Hempel Joins IMO Public-Private Partnership To Help Prevent Biofouling On Ships’ Hulls

Hempel joins the International Maritime Organization (IMO’s) Global Industry Alliance (GIA) for Marine Biosafety to work with industry to support shipping’s emissions reduction pathway and to mitigate against the spread of invasive species.

Key messages

  • Hempel joins Global Industry Alliance (GIA) for Marine Biosafety.
  • Through the GIA, Hempel will collaborate with governments and NGOs providing best practice and guidance on reducing hull biofouling and its impact on the environment.
  • The GIA is a public-private partnership with the GEF-UNDP-IMO GloFouling Partnerships project.
Hempel coating on dry-docked vessel
Hempel coating on dry-docked vessel & Alexander Enström, Executive Vice President and Head of Marine, Hempel

World-leading coatings company, Hempel A/S, has increased its commitment to supporting the maritime industry’s shift to ever more sustainable operations by joining the Global Industry Alliance (GIA) for Marine Biosafety.

The GIA, created under the International Maritime Organization’s (IMO’s) GloFouling Partnerships project, is a cross-sectoral platform for collaboration. Following Hempel’s membership, the GIA comprises 13 private companies that work with governments, the IMO and other non-governmental organisations to increase awareness of the environmental implications and risks associated with biofouling on ships hulls, identify common issues, and foster solutions for mitigation. The alliance also informs policy developments and shares technical expertise within NGOs.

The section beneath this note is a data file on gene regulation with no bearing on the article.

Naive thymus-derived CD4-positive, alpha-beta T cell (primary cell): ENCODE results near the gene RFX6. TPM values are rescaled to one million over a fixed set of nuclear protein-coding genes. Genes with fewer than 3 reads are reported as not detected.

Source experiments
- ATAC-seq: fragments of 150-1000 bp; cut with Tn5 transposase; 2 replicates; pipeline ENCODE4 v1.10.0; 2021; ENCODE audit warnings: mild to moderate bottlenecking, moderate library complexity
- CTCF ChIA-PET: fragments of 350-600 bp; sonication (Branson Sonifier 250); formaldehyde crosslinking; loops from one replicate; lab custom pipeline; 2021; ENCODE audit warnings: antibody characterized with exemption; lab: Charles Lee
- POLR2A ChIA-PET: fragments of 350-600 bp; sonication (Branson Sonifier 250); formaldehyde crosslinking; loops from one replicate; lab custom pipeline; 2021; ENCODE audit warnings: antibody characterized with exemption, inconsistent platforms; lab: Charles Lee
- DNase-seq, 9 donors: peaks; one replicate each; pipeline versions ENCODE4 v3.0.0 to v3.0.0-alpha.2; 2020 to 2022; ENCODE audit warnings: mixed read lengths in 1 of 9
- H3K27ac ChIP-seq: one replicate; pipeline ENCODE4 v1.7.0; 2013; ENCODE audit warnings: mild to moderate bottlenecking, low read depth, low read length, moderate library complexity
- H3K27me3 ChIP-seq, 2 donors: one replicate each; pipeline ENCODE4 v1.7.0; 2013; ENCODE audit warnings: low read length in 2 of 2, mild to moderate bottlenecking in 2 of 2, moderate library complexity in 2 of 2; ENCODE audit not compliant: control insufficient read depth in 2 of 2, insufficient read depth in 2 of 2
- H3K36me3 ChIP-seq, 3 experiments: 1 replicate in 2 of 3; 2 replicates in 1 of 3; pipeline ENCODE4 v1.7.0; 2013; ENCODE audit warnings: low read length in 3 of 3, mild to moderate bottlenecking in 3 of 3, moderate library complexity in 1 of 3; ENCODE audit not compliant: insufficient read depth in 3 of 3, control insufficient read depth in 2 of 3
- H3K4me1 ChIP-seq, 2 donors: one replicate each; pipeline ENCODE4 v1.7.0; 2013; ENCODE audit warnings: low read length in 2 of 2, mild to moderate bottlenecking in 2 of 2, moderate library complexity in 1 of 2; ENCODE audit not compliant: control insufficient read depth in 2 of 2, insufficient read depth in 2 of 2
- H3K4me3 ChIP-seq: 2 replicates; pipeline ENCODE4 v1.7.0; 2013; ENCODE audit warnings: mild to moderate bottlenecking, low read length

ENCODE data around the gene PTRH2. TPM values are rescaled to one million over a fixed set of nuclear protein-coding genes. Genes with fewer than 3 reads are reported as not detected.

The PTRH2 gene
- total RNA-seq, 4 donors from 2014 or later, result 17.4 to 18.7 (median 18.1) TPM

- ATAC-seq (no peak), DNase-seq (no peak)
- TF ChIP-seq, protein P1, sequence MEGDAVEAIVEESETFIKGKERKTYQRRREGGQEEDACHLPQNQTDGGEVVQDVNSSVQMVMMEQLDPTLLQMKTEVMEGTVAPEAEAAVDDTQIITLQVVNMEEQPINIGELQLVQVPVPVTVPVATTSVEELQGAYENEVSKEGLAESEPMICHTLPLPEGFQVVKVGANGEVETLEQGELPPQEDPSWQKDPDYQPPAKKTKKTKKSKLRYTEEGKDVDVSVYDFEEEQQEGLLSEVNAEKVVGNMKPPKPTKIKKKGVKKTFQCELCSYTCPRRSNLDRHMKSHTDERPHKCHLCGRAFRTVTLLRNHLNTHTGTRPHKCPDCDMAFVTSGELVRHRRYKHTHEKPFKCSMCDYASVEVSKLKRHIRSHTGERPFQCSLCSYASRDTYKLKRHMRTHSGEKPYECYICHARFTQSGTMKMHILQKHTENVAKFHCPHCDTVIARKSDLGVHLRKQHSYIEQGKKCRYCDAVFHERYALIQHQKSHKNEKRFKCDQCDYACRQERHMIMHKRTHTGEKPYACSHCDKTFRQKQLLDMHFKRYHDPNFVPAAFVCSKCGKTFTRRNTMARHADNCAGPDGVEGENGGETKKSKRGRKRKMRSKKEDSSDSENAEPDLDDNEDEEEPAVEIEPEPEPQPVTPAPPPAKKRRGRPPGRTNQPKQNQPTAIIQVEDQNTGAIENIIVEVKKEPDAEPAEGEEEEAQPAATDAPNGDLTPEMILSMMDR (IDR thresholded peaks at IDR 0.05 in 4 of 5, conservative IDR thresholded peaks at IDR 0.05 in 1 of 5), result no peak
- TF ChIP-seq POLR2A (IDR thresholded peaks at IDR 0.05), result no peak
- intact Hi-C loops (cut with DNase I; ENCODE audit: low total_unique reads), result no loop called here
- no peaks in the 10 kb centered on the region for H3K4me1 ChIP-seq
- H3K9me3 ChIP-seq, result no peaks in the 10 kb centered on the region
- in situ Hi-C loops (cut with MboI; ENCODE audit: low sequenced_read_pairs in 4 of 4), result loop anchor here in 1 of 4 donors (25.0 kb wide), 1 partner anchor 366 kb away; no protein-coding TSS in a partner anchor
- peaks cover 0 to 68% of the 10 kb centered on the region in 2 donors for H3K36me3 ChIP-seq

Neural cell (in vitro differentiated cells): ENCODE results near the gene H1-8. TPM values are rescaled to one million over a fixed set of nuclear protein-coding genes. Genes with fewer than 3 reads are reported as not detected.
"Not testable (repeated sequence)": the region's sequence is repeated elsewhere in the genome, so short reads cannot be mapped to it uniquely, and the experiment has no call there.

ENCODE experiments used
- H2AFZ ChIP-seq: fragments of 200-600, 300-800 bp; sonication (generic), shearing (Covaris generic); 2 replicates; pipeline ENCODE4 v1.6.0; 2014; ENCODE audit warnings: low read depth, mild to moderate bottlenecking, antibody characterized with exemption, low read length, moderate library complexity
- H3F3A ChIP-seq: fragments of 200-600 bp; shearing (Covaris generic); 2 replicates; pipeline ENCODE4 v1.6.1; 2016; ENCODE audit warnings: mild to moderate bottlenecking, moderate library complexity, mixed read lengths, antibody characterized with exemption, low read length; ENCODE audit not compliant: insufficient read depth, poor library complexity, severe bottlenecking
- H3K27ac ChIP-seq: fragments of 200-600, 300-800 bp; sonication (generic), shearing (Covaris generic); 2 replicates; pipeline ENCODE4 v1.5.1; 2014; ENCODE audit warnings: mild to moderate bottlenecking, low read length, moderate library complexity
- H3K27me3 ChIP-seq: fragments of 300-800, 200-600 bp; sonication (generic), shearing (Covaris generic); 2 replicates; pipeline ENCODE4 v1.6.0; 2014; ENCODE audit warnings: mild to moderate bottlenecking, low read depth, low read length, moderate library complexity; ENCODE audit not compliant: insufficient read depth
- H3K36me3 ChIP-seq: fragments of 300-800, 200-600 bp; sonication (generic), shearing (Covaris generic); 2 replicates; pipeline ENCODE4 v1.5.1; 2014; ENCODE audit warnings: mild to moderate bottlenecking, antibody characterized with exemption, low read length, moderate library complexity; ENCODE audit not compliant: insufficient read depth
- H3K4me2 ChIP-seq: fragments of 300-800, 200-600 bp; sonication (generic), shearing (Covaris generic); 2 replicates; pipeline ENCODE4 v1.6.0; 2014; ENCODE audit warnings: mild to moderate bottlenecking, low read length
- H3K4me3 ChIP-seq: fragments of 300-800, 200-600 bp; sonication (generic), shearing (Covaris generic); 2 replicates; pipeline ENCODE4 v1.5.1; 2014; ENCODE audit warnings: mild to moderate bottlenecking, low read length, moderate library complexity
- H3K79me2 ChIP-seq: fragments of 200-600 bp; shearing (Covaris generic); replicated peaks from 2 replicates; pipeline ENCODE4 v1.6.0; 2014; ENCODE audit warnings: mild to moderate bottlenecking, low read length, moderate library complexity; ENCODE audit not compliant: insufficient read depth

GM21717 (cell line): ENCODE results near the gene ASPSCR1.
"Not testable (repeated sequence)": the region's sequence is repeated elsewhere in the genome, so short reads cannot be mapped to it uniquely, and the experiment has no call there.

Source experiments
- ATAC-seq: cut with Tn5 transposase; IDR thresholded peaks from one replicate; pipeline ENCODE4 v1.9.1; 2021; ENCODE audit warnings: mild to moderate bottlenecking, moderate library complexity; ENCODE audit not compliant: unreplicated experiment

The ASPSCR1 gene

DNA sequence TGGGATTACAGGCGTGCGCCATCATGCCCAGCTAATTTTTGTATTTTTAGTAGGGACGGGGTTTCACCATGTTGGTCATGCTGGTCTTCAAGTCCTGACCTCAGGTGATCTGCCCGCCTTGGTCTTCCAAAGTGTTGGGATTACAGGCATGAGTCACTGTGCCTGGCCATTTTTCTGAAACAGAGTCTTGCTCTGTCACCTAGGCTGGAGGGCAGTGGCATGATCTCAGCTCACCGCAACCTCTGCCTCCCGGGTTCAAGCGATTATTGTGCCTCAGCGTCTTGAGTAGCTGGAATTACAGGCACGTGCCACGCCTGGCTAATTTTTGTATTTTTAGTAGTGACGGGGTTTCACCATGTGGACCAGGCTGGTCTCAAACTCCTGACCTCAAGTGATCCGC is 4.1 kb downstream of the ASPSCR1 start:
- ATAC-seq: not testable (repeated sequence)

“At Hempel, we are very pleased to be joining the Global Industry Alliance (GIA) for Marine Biosafety. We believe that strong collaboration between all stakeholders – governments, NGOs and the maritime industry – is needed to identify challenges and accelerate solutions to decarbonise the maritime industry and protect marine environments.

As a provider of hull performance solutions that can help prevent the build-up of invasive species on hulls, as well as reduce the fuel usage and carbon emissions of ships, we look forward to taking part in this collaboration,” says Alexander Enström, Executive Vice President and Head of Marine.

Biofouling on ships’ hulls can affect the environment in two ways. Ships sailing across different regions can facilitate the unintentional spread of invasive aquatic species, one of five largest threats to marine biodiversity. Further, biofouling build-up on a ship’s hull creates drag and can significantly reduce efficiency levels as more fuel is required to propel the vessel through the water.

Members of the GIA include marine coatings companies, in-water cleaning service providers and marine growth preventive systems, shipping companies and technical organisations. The International Association of Oil & Gas Producers also has observer status within the group.

The GIA was set up as a public-private partnership by the GloFouling Partnerships project in June 2020. The Project is part of the wider efforts undertaken by IMO, in collaboration with the Global Environment Facility (GEF) and the United Nations Development Programme (UNDP), to protect marine ecosystems from the negative effects of invasive species.

The programme is also in line with the IMO strategy to reduce greenhouse gas (GHG) emissions from shipping by at least 50% by 2050. By limiting biofouling on a ship’s hull, GHG emissions are reduced and operational efficiencies can be achieved.

Press Release

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